Well, he's getting old, so maybe he feels it's time to repent. Now if only the rest of the left would admit Stalin was a monster.
Pete Seeger Sings Out Against Stalin
ALBANY, N.Y. (AP) - Pete Seeger has the Joe Stalin blues.
Decades after drifting away from the Communist Party, the 88-year-old banjo-picker has written a song about the Soviet leader that's as scathing as any tune in the folk legend's long career.
"I'm singing about old Joe, cruel Joe. He ruled with an iron hand. He put an end to the dreams of so many in every land," Seeger wrote in "The Big Joe Blues."
Seeger said he left the Communist Party around 1950 and apologized years ago for not recognizing that Joseph Stalin was a "very cruel misleader." But he told The Associated Press on Friday that the song he finally finished this year is a first for him, despite three visits to the Soviet Union beginning in the '60s.
"It's the first overt song about the Soviet Union," Seeger said during a phone interview from his Hudson Valley home in Beacon. "I think I should have though, when I was in the Soviet Union—I should have asked, `Can I see one of the old gulags?'"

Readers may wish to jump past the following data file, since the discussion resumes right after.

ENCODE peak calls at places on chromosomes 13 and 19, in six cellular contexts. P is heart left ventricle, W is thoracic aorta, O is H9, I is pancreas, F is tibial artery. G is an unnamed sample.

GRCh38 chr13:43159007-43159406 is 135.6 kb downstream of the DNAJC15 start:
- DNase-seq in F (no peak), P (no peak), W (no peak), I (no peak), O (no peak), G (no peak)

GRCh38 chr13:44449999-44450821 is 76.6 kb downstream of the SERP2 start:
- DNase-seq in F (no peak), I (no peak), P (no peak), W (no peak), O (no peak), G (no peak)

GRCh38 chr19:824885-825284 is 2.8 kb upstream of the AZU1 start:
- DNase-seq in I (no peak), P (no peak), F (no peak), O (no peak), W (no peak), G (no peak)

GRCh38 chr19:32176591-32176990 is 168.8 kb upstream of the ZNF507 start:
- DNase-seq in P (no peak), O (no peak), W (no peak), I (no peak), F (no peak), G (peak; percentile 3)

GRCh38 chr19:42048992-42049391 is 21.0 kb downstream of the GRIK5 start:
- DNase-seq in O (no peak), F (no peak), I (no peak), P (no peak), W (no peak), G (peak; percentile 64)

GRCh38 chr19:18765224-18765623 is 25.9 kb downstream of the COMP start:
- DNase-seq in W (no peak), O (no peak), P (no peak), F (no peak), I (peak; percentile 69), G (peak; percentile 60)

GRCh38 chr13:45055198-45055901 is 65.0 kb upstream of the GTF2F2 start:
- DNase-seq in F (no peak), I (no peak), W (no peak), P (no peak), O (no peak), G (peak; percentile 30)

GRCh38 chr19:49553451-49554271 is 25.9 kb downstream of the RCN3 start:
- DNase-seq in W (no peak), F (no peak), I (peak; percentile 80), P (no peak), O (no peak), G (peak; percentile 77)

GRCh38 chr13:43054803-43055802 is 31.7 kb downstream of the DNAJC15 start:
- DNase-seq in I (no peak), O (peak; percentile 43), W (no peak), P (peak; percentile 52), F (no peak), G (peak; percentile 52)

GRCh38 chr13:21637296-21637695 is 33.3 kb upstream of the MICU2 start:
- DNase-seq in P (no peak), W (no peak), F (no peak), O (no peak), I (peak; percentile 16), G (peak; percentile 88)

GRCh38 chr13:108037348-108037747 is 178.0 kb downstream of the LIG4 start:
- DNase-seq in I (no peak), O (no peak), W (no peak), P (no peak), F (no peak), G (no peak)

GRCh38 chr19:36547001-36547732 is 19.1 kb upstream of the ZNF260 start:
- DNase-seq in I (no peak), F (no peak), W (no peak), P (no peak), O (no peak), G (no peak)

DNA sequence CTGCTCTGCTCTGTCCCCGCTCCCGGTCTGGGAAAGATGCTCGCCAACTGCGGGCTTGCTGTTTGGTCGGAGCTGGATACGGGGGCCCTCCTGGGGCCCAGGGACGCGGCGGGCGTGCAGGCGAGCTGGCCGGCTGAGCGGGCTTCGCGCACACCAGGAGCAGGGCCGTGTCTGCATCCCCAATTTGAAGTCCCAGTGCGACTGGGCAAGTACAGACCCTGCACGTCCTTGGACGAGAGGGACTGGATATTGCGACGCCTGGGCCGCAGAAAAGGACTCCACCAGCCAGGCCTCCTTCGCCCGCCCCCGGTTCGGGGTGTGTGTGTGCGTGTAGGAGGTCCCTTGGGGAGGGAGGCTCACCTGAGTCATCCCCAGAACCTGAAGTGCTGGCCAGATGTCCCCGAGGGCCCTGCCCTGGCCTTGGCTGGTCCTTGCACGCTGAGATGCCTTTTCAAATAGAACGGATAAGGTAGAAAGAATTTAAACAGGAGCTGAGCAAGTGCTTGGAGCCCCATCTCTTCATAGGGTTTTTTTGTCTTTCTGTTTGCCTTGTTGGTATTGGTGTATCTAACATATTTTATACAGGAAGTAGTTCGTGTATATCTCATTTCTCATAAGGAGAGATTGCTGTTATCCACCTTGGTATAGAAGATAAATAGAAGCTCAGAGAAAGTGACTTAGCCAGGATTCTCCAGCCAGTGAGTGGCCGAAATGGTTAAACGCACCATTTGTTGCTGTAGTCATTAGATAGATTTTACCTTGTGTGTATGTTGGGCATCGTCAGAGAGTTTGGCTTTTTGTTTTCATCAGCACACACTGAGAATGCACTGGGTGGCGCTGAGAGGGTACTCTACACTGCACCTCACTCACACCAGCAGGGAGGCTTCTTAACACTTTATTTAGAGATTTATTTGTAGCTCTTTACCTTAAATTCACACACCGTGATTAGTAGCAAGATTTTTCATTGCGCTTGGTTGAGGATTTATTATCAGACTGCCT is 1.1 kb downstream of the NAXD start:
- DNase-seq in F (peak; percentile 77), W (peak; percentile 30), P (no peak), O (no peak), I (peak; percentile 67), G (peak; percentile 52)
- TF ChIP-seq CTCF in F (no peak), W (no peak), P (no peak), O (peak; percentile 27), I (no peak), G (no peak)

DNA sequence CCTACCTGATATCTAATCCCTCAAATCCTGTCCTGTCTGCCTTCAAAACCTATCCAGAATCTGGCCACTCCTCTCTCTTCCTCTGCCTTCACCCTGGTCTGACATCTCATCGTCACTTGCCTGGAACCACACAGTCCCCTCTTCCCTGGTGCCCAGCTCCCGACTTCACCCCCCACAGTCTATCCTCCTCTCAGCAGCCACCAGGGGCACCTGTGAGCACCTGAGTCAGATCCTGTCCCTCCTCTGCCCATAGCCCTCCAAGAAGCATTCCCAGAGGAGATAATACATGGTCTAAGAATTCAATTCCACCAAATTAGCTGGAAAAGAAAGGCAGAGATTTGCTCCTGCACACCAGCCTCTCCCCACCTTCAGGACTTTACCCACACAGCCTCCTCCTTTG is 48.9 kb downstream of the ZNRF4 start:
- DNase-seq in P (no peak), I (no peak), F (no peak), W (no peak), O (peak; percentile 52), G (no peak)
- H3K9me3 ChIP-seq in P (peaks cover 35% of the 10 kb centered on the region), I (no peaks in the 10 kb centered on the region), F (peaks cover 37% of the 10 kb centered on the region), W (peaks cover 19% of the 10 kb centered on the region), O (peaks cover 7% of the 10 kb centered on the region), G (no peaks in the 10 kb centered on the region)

Seeger calls it a yodeling blues song, and sings the chorus so it sounds like "I got the Big Joe Bloo-ew-ew-ews!" He said it's the sort of song his old buddy Woody Guthrie might have written in the '50s.
The song's existence also touches on a sensitive political issue: the view by critics on the right that the left recognized Stalin's tyranny only belatedly. Partial lyrics were cited Friday by author Ron Radosh in a New York Sun column.
Radosh, an adjunct senior fellow at the Hudson Institute, a conservative think tank, accused Seeger in the newspaper two months ago of failing to criticize the communist regimes he once backed.
Radosh took banjo lessons from Seeger in the '50s—two dollars for three hours—though Radosh took a very different political path from his childhood hero.
In a follow-up column Friday, Radosh said he was tickled to receive a warm letter last week from his old idol with a copy of the song attached. He provided a copy of the song to the AP on Friday, and said he still admires Seeger.
"I think he is a man of principle," Radosh said. "He's often wrong."
Seeger said he hopes to publish the song in the folk magazine "Sing Out." Though Seeger's voice has been reduced to a throaty croak, he said he has performed the song for friends.